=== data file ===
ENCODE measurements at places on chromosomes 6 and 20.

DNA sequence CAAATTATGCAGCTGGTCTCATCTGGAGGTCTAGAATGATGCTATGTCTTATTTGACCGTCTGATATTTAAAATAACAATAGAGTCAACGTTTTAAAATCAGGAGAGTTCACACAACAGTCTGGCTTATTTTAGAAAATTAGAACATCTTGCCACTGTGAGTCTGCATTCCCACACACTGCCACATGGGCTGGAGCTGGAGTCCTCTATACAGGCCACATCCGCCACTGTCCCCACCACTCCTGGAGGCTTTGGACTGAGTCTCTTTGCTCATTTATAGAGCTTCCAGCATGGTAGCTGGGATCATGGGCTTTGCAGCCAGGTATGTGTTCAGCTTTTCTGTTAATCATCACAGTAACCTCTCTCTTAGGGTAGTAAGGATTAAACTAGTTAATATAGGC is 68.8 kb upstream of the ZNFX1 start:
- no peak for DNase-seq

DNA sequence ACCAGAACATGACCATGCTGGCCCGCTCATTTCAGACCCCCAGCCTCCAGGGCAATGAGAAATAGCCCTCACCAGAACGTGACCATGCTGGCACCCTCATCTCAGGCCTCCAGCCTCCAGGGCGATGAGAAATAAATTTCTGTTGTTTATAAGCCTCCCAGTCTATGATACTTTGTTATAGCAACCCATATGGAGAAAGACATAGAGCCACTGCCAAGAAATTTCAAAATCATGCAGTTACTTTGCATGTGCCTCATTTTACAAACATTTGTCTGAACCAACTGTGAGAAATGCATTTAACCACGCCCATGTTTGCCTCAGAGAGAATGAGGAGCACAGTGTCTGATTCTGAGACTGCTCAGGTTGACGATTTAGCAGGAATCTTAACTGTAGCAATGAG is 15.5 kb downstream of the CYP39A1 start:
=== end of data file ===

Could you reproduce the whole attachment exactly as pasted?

ENCODE measurements at places on chromosomes 6 and 20.

DNA sequence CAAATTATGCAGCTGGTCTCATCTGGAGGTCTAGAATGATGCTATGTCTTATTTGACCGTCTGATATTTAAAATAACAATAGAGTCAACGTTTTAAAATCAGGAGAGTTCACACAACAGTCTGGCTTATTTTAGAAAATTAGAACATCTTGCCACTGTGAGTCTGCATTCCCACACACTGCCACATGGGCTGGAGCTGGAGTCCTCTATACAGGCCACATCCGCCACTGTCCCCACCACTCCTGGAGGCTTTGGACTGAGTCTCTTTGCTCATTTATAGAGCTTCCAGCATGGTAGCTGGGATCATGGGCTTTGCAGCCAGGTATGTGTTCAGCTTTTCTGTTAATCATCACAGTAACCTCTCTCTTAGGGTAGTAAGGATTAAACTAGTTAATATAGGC is 68.8 kb upstream of the ZNFX1 start:
- no peak for DNase-seq

DNA sequence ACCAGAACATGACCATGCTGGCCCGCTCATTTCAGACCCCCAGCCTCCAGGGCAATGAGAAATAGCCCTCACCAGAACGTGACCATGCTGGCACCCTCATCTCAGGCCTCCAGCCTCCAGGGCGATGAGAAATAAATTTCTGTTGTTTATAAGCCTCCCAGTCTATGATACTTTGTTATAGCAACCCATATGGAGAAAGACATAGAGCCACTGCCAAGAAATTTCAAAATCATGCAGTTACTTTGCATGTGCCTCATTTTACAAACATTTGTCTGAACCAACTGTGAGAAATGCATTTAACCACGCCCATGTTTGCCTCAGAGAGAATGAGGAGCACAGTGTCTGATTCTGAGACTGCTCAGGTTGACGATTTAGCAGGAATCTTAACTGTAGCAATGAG is 15.5 kb downstream of the CYP39A1 start: